Olympics Medical Imaging Access Exposes Global Disparity


Olympic Imaging Facility Swarmed by Athletes from Developing Countries 

With over 10,500 athletes competing in the 2016 Olympic games, injuries were expected but the influx of visits to the Olympic Village Polyclinic for non-injury related cases has been surprising. When we typically think of athletes in the Olympics, images of Michael Phelps winning the 200m butterfly or Usain Bolt besting Justin Gatlin for gold come to mind. But not every Olympian is a Phelps or Bolt, bringing in millions of dollars in lucrative endorsement deals with access to the best medical care and treatment in the world.

For athletes from many developing countries, the state-of-the-art medical equipment and facilities at the Rio Olympics represents a departure from the norm. Athletes from all 206 countries represented at this year’s event, as well as members of their team who train and care for the Olympians, have access to medical care at the Olympic Village Polyclinic. The patronage to the clinic so far has shown a clear trend of treatment for non-Olympics related conditions.

  • Over 1,000 dental checks performed
  • Over 450 dental X-rays administered
  • Over 1,700 eye exams
  • Over 1,400 sets of glasses prescribed
  • Over 60 MRI scans performed each day

The Olympics medical imaging MRI suite at the clinic has been particularly well trafficked because GE Healthcare equipped the facility with advanced technologies including MRI, X-Ray, and ultrasound machines.  

GE Healthcare’s Daurio Speranzini Jr. noted that in reference to advanced medical imaging technology, “Those athletes from emerging countries, they really need it.” He stated that in many developing countries, access to the kind of technology found in the Olympic Village Polyclinic is unavailable.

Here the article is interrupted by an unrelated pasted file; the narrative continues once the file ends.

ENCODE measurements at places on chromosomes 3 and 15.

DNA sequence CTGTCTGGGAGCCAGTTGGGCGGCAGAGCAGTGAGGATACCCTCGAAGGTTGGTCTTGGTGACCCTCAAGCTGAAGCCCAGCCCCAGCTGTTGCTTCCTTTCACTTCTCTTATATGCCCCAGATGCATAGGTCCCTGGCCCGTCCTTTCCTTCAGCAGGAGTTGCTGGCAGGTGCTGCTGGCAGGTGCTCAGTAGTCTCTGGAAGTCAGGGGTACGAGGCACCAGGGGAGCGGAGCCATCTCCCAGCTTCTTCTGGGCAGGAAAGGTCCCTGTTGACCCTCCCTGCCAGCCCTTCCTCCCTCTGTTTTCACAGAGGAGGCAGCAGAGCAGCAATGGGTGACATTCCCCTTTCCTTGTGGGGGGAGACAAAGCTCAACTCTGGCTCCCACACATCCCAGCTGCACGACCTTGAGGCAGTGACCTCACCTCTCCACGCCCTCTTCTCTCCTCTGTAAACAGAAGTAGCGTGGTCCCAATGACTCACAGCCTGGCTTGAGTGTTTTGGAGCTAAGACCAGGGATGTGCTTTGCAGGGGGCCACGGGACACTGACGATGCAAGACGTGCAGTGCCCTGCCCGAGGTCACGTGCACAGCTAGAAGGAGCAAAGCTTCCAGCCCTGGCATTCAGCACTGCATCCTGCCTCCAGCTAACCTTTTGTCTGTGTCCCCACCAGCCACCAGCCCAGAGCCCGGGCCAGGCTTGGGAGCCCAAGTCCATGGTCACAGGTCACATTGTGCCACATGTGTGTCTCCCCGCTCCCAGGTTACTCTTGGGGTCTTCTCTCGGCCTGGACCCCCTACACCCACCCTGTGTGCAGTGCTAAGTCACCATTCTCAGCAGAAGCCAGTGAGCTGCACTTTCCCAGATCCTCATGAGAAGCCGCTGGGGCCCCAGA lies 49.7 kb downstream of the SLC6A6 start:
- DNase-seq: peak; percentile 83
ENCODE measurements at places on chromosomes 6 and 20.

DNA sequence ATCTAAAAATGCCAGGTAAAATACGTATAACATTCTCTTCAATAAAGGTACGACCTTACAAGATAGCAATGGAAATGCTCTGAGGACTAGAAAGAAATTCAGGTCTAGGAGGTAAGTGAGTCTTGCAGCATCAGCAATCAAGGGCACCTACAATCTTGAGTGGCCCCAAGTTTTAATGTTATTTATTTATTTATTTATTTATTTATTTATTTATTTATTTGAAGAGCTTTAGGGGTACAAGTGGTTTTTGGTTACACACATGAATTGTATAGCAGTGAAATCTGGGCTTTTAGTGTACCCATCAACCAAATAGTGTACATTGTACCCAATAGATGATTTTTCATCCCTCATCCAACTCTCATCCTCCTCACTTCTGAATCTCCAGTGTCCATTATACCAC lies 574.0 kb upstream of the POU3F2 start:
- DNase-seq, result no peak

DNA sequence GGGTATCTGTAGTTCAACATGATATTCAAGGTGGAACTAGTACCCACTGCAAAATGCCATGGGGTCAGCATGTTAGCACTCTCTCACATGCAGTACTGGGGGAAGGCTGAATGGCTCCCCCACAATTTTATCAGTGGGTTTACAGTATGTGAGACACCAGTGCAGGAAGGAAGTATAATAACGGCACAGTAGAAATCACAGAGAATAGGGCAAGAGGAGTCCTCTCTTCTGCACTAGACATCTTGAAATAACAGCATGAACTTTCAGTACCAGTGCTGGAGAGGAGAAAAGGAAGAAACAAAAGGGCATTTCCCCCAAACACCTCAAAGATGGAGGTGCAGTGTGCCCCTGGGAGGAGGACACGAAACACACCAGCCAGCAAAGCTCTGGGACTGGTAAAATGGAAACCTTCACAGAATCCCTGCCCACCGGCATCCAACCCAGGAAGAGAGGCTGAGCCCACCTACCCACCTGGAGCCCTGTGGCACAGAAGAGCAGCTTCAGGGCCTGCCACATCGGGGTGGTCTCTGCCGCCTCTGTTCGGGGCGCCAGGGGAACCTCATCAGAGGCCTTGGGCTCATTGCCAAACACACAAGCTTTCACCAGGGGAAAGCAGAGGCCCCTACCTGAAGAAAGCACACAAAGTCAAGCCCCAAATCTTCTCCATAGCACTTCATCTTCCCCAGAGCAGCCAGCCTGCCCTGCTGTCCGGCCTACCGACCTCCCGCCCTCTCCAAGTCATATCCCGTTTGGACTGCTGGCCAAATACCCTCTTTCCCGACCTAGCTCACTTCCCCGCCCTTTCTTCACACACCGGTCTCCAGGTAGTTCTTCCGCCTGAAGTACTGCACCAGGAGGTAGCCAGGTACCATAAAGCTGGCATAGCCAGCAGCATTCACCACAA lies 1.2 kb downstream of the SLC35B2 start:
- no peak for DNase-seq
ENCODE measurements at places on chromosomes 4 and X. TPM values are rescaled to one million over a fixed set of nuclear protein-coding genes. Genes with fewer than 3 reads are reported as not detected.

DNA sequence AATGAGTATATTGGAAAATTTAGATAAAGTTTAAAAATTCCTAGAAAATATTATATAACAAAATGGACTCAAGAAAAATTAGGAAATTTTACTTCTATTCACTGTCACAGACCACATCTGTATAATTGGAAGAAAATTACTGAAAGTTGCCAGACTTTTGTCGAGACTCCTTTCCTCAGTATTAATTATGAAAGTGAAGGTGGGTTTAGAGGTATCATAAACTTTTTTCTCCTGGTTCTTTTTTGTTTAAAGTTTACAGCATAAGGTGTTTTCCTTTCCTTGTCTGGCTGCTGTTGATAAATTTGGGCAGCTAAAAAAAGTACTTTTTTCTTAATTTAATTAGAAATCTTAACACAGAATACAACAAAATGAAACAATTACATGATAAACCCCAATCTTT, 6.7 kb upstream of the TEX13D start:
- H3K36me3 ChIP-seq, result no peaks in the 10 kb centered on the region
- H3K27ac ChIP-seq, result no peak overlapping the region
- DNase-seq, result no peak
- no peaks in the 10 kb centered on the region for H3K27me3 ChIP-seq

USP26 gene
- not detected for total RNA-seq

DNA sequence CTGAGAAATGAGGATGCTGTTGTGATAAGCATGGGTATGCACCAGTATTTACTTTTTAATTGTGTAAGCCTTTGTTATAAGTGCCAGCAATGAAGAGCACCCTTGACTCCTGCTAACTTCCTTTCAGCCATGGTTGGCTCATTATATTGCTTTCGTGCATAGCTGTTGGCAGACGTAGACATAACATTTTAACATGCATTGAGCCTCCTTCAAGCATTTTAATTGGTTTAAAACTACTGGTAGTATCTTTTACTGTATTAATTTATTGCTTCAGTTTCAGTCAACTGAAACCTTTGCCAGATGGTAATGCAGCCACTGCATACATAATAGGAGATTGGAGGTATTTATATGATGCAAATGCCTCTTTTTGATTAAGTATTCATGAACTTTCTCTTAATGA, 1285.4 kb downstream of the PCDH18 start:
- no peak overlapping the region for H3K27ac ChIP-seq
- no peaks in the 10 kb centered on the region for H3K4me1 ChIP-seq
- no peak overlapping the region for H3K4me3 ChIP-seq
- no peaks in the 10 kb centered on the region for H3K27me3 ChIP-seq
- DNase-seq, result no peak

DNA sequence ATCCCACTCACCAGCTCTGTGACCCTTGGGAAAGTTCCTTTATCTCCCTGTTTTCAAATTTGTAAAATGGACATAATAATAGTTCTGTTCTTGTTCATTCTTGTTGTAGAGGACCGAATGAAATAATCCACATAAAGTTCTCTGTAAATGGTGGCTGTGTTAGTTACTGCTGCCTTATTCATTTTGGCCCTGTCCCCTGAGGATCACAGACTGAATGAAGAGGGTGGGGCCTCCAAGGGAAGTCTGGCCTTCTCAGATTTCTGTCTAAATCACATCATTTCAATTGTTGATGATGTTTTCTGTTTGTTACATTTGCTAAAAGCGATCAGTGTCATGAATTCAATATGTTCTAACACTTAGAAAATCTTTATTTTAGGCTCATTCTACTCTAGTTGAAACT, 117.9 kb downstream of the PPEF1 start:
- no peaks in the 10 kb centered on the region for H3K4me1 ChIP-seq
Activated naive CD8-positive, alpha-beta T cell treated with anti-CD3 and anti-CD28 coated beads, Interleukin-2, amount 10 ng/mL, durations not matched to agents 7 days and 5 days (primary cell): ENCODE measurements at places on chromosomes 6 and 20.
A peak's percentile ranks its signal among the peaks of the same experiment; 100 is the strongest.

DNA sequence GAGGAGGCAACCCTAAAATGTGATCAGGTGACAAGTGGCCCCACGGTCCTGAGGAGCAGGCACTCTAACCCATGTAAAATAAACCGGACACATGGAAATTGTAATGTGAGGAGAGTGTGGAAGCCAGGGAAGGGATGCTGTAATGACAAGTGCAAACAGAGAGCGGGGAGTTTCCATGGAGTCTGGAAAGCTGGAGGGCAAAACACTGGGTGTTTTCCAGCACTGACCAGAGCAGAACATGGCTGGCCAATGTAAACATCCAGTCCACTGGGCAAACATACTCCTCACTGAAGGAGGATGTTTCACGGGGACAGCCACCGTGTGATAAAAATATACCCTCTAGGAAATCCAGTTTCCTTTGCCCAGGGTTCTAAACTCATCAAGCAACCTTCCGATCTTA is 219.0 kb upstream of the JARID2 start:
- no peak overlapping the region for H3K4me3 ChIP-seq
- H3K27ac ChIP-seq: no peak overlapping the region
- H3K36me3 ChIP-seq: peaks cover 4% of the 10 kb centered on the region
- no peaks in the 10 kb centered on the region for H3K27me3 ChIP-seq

As a result, the bar was set very low for deciding whether to administer a diagnostic imaging test, such as an MRI, for an athlete complaining of long-term or chronic pain, understanding that this might be the only time they have access to such advanced technologies.    

Implications for Global Access to Medical Imaging    

While the polyclinic has offered a much-needed respite for many athletes and their trainers, it brings to light the larger issue of patient access to medical imaging around the world. Globally, the World Health Organization (WHO) reports that nearly two-thirds of the world’s population does not have access to diagnostic imaging. With over 7 billion individuals in the world, this means that over 4 billion people lack access to medical imaging and thus do not have the ability to obtain an X-ray, ultrasound, or MRI when needed. WHO also reports that between 70-80% of all diagnostic problems could be resolved through the basic use of X-rays or ultrasounds, thus confirming the essential value of medical imaging for patient care.

So how do we combat this disparity and make medical imaging available not just to a handful of athletes in the Olympics, but also to the over 4 billion people globally who need such access?

The answer begins with the ability to view, access, store, and share medical images through the cloud. An historic limiting factor to the global dispersion of diagnostic imaging machines in developing countries has been the limited availability of qualified doctors and radiologists to read and interpret images on-site. With the advent of cloud-enabled medical image sharing, physicians no longer have to physically be on-site to review radiological films but can rather interpret an image over the Internet from any computer in the world. While this does not address the cost of the imaging modalities themselves, removing the physical need for a radiologist to be present is the first step toward providing access to billions globally who could benefit from diagnostic imaging.

So next time you see Michael Phelps or another athlete race to glory, remember that the goal of the Olympics is to connect the world through the solidarity of a common purpose. That purpose is to create a more peaceful and better world, which is only possible when all individuals are provided basic human rights, including access to sufficient medical care. Only then can we stand on the podium together as global citizens of a united world.


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